Interview data were transcribed and, where necessary, translated to English. The interviewer performed transcription with the assistance of an experienced Ugandan transcriptionist based at Makerere University. To improve quality control, a sample of early transcripts was compared to the audiotaped interviews to detect transcription errors and correct them. Data were analysed using the thematic content approach [44,45], which consisted of four steps: 1) familiarisation; 2) identifying codes and themes; 3) developing a coding scheme and applying it to the data; and 4) organising codes and themes. The principal investigator (PI) and interviewer read all transcripts and developed the preliminary coding scheme together. Two interviews were double coded by the PI and the interviewer, and any discrepancies were discussed and resolved to develop the final coding framework. The PI coded the remaining interviews. New themes that emerged outside the coding framework were also included in the analysis [46,47].

Ethical issues

All participants in the feasibility study received standard care available in the newborn unit at Jinja Hospital, including oxygen, CPAP, IV fluids, antibiotics, phototherapy, nasogastric feeds, and anti-convulsant and other medications as clinically indicated and available. Mechanical ventilation was not available. Following a full explanation about the study by the trained nurse (feasibility study) or interviewer (acceptability study) who spoke the local language, written informed consent was obtained from a parent/guardian (feasibility study) or the participant (acceptability study). Ethics Committee approvals were obtained from Makerere University, the Uganda National Council for Science and Technology, the London School of Hygiene and Tropical Medicine (LSHTM), and the University of California, San Francisco (UCSF).


1) Admissions audit

A total of 268 charts were reviewed, among which 255 were satisfactorily complete and 254 met birthweight criteria (Figure 1).

Figure 1.  Flowchart showing inclusions and exclusions for admissions audit.

Among the 254 included neonates, the mean birthweight was 1477g (SD 318g, range 500-2000g) and 139 (60%) were female. Table 1 shows the frequency and percentage of all neonates, very low birthweight (VLBW, 1001-1500g) neonates, and extremely low birthweight (ELBW, 500-1000g) neonates with 95% CI by the number of medical therapies received during the first 48 hours after birth. Among all enrolled neonates, 226 (89%, 95% CI: 84.5-92.5) met the proposed instability criteria (≥2 medical therapies). Similarly, 99 (90%, 95% CI: 82.8-94.9) of VLBW neonates and 26 (90%, 95% CI: 72.6-97.8) of ELBW neonates met criteria for instability (Table 1).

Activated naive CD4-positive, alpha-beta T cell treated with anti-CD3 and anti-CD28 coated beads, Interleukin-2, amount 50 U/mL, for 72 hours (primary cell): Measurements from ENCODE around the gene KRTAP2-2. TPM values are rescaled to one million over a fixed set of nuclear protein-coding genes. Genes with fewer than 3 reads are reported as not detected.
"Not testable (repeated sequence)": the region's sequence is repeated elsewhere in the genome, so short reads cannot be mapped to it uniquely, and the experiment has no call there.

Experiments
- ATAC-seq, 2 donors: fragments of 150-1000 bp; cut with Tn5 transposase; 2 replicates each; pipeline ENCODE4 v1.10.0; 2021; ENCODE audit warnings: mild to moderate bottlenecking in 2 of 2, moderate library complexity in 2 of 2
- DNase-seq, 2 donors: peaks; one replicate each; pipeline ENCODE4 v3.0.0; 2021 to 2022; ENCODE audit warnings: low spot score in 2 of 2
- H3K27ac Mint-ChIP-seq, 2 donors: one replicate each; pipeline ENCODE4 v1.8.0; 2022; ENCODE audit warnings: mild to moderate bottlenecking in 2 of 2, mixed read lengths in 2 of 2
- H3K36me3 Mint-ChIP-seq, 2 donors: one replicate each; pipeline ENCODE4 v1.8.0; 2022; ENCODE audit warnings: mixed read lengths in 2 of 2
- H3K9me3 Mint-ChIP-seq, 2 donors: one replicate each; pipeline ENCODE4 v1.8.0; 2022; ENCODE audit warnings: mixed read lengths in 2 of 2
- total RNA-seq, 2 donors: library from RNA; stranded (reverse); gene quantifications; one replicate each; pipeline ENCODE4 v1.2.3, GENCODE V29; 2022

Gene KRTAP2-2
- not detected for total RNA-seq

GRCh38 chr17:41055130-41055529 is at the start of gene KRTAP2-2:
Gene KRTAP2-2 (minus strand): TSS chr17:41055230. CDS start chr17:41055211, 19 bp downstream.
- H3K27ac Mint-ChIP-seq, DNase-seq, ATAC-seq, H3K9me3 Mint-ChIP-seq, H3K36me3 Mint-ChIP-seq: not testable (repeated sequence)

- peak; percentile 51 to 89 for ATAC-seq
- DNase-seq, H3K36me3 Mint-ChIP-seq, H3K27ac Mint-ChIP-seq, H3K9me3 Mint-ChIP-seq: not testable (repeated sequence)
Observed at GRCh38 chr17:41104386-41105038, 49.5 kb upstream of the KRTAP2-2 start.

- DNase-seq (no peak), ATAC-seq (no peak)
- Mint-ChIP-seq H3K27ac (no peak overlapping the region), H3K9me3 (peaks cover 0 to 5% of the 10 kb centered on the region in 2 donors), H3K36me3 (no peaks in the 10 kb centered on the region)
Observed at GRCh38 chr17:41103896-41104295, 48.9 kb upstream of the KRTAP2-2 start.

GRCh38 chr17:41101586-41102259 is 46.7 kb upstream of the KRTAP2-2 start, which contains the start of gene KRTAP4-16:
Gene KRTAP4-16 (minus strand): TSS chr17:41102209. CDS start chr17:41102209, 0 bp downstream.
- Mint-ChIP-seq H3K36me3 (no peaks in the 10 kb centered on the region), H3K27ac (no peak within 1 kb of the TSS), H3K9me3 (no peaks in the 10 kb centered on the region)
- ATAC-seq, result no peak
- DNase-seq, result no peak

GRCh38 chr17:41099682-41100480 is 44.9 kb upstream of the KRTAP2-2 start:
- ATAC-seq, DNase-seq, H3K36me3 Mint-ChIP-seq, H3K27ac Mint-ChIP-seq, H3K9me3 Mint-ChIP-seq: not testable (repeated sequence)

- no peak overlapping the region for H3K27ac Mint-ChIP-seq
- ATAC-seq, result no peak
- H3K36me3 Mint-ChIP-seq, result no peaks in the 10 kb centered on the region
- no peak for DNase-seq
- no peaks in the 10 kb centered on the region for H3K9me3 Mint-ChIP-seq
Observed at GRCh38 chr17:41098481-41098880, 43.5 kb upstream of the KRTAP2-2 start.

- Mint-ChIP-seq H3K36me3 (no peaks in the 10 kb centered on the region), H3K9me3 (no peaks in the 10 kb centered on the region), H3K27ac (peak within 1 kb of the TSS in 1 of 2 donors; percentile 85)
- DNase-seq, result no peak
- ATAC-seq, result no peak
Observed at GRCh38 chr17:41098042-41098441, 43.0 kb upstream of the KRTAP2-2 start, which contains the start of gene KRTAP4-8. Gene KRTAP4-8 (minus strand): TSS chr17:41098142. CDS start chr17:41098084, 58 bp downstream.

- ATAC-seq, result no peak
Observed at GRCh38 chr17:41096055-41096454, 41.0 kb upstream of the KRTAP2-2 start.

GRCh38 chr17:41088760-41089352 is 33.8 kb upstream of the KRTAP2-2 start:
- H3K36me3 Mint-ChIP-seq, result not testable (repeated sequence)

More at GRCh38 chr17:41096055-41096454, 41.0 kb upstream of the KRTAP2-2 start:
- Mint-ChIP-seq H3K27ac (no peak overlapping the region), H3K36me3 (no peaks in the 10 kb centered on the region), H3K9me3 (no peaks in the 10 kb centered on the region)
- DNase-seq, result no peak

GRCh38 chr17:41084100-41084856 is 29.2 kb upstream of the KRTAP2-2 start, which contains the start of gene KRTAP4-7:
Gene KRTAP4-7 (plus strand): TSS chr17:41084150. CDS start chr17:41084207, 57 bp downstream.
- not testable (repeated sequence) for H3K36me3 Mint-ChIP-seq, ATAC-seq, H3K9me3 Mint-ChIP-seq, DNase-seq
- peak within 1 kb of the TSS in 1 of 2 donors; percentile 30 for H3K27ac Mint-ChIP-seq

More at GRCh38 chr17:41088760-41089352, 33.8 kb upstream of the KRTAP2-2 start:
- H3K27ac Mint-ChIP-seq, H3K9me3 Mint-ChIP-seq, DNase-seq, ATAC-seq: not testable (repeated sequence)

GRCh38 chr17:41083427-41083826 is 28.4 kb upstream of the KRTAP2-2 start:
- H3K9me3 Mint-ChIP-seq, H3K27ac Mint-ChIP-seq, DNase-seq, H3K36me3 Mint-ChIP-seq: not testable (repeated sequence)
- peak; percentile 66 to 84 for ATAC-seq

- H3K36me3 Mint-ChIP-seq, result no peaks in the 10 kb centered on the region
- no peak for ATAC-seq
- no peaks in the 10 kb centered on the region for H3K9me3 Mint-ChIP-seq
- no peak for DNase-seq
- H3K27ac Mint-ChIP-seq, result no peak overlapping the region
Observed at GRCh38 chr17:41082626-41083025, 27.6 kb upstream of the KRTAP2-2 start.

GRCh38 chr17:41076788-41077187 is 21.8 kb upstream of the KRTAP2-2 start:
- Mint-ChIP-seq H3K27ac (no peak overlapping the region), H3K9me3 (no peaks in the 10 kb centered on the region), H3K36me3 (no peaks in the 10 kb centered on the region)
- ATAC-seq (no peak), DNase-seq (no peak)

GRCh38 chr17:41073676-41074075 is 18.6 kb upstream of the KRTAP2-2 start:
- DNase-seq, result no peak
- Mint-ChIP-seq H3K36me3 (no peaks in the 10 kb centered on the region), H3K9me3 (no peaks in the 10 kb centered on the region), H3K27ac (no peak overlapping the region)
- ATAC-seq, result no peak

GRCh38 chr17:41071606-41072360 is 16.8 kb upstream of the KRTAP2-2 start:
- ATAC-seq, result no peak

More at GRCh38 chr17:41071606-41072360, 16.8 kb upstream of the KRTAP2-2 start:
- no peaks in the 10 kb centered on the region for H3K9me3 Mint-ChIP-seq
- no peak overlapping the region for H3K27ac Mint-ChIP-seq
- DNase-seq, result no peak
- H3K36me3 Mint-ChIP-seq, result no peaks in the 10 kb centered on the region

Table 1.  Number of medical therapies received among neonates in admissions audit (N = 254)
Number of medical therapies received* Frequency (%) of all neonates, N = 254 95% CI Frequency (%) of VLBW neonates, N = 110 95% CI Frequency (%) of ELBW neonates, n = 29 95% CI
0 to 1 29 (11.4) 7.8-16.0 11 (10.0) 5.1-17.2 3 (10.3) 2.2-27.4
2 73 (28.7) 23.3-34.7 32 (29.1) 20.8-38.5 4 (13.8) 3.9-31.7
3 105 (41.3) 35.2-47.7 47 (42.7) 33.3-52.5 19 (65.5) 45.7-82.1
4 to 5 47 (18.5) 13.9-23.8 20 (18.2) 11.5-26.7 3 (10.3) 2.2-27.4

CI – confidence interval, VLBW – very low birth weight, ELBW – extremely low birth weight

*Oxygen, CPAP, IV fluids, IV antibiotics, aminophylline, phenobarbital, phototherapy.

The instability criteria were easily implementable, leading to clear and timely identification of a substantial proportion of admitted neonates as unstable.

2) Feasibility sub-study

Table 2 shows the participant characteristics. Among the 10 neonates enrolled, median birthweight was 1310g, median gestational age was 28 weeks, median age at enrolment was 25.3 hours, and median LOS was 10 days. Eight neonates were discharged to home, all of whom were breastfeeding (3 with supplemental expressed breastmilk) at the time of discharge. Two neonates died during the study period; both were extremely premature (26-27 weeks) and extremely low birthweight (700-750g).

Table 2.  Feasibility study participant characteristics (N = 10)
Participant characteristics Median (IQR) Range
Birthweight (g) 1310 (820-1600) 700-1800
Gestational age (weeks) 28 (26-31) 26-35
Age at enrolment (hours) 25.3 (4.8-43.9) 1.7-47.1
LOS (days) 10 (9-14) 3-40
Number Percent
Female 7 70
Discharged 8 80
Died 2 20

IQR – interquartile range, LOS – length of stay